Digital Mural Art Installation at International Convention Center, Sydney, Australia | photograph by Oliver Damian
Digital Mural Art Installation at International Convention Center, Sydney, Australia | photograph by Oliver Damian

Which five films will you use to explain cinema to an alien?

By Oliver Damian

If you had to introduce what cinema is to an alien and you only had five films to do so, which five films would you pick and why? Here is my pick. What would be yours?

Greetings fellow sentient being,

Let me begin by saying that while I love films about aliens, space and time travel, I feel showing you these subjects would be preaching to the converted. So, I purposely chose my personal favorite films that are more “down to earth”. The list is quite a personal one. As what they said in Latin (dead language of the Roman Empire; long gone but still highly influential): de gustibus non est disputandum.

Cinema Paradiso (1988)—“Nuovo Cinema Paradiso”

This film will show you how we humans can and do fall in love with cinema and how it can affect us profoundly on a deep personal level. It will also show you the deep human values of love, loss, change and a very formative period in our human lives when we “come of age”. A bonus for you is a short clip ot the best kissing scenes in cinema.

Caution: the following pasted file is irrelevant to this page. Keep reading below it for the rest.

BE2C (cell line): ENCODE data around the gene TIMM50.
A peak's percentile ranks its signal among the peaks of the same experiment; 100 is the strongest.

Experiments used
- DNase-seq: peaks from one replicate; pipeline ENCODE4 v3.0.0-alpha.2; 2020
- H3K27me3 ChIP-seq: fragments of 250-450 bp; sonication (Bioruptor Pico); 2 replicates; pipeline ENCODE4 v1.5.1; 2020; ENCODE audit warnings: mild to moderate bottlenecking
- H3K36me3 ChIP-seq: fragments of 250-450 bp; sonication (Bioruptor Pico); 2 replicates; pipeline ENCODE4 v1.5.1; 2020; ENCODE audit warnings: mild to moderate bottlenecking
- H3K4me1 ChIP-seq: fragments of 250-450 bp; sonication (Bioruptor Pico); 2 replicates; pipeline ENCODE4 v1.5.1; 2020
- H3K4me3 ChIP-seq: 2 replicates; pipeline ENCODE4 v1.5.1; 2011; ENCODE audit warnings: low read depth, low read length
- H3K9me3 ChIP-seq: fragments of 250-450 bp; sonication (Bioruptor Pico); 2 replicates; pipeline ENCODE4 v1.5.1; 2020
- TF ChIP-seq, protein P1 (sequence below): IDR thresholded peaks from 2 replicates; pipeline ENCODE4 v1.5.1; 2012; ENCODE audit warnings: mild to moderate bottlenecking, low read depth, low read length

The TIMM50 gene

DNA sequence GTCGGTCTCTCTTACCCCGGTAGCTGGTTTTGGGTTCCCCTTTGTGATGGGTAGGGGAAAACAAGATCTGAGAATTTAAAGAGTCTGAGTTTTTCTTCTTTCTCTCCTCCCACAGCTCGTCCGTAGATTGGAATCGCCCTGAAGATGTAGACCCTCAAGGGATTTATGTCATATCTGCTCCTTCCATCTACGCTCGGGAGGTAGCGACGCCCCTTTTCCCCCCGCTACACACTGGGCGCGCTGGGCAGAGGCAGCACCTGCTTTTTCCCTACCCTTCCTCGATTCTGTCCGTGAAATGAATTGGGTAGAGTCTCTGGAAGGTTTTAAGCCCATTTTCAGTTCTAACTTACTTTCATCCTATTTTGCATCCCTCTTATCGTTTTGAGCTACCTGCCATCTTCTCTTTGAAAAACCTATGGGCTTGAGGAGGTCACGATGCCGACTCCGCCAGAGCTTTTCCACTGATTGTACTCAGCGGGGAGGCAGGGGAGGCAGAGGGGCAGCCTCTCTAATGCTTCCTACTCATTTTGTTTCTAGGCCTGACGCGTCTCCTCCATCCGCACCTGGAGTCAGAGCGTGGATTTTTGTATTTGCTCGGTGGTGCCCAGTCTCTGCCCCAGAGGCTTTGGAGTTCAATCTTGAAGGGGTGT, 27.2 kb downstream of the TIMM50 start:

The Princess Bride (1987)

This will show you that ultimately the basic DNA of film is the story of a hero's journey. The hero wants something which, usually includes a romance and revenge. To get what he wants, the hero must overcome obstacles along his path and be transformed. We humans love to know “what will happen next” and if our hero will succeed in his quest. This film will also show you the value of humour and laughter in human life.

Pan's Labyrinth (2006)—“El Laberinto del Fauno”

Now before you get any ideas. There is no ideal “hero” in a film. As you will see, the hero can be an ordinary little girl living in extra-ordinarytimes. It will show you how we sometimes use films to escape from the real into a fantasy world. However, as you will see the fantasy worlds we create can be as cruel if not more demanding than the “real world”—and we can sometimes confuse the two.

The Red Violin (1998)—“Le Violon Rouge”

Also, it doesn't have to be the story of one character living in one period of time. A film can also be about an ensemble characters living in different times, undergoing their own hero's journeys and linked by something as arbitrary as a 'red violin'. This film will also give you a taste of what it was like to live in different periods of human history in 18th century Austria, 19th century Oxford-England, China during the Cultural Revolution and modern day Montreal.

The Barbarian Invasions (2003)—“Les Invasions Barbares”

Lastly, the best films are those that work on so many levels and layers of meaning: those that make you truly feel life. This is one of those. Thus a fitting ending to your film sampling. This film makes me laugh and cry every time I watch it. It tackles the ultimate mystery we humans have to face: death. But this film not only deals with the death of an individual. It also tackles the death of innocence; a way of life after 9/11; religion; intellectuality giving way to commercialism; problems with the welfare state; drugs and drug enforcement; euthanasia; father-son-daughter,husband-wife, friend-lover relationships; regret; guilt; colonisation and politics in general. It is a degustation of human existence for your alien palette.